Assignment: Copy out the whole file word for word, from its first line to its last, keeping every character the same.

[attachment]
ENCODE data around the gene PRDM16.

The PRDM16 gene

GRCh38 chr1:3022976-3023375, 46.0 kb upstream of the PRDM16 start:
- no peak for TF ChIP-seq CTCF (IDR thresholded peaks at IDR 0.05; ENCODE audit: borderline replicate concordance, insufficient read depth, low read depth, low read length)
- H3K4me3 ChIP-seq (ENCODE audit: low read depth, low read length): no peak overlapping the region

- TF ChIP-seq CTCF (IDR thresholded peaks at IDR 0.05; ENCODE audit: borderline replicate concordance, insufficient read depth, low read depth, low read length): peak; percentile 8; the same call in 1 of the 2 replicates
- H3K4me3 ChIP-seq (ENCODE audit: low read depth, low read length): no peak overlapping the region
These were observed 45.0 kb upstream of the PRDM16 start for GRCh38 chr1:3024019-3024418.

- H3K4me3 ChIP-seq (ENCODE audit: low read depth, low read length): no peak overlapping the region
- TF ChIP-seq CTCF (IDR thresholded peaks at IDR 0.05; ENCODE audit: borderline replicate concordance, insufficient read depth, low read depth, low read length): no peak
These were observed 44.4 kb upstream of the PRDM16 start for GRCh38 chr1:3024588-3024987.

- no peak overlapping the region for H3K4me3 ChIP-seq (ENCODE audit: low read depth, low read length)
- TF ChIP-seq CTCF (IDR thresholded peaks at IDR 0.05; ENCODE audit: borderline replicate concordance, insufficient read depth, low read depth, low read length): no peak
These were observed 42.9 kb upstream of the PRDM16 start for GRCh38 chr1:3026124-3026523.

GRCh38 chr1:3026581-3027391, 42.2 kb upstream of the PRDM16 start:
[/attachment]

ENCODE data around the gene PRDM16.

The PRDM16 gene

GRCh38 chr1:3022976-3023375, 46.0 kb upstream of the PRDM16 start:
- no peak for TF ChIP-seq CTCF (IDR thresholded peaks at IDR 0.05; ENCODE audit: borderline replicate concordance, insufficient read depth, low read depth, low read length)
- H3K4me3 ChIP-seq (ENCODE audit: low read depth, low read length): no peak overlapping the region

- TF ChIP-seq CTCF (IDR thresholded peaks at IDR 0.05; ENCODE audit: borderline replicate concordance, insufficient read depth, low read depth, low read length): peak; percentile 8; the same call in 1 of the 2 replicates
- H3K4me3 ChIP-seq (ENCODE audit: low read depth, low read length): no peak overlapping the region
These were observed 45.0 kb upstream of the PRDM16 start for GRCh38 chr1:3024019-3024418.

- H3K4me3 ChIP-seq (ENCODE audit: low read depth, low read length): no peak overlapping the region
- TF ChIP-seq CTCF (IDR thresholded peaks at IDR 0.05; ENCODE audit: borderline replicate concordance, insufficient read depth, low read depth, low read length): no peak
These were observed 44.4 kb upstream of the PRDM16 start for GRCh38 chr1:3024588-3024987.

- no peak overlapping the region for H3K4me3 ChIP-seq (ENCODE audit: low read depth, low read length)
- TF ChIP-seq CTCF (IDR thresholded peaks at IDR 0.05; ENCODE audit: borderline replicate concordance, insufficient read depth, low read depth, low read length): no peak
These were observed 42.9 kb upstream of the PRDM16 start for GRCh38 chr1:3026124-3026523.

GRCh38 chr1:3026581-3027391, 42.2 kb upstream of the PRDM16 start: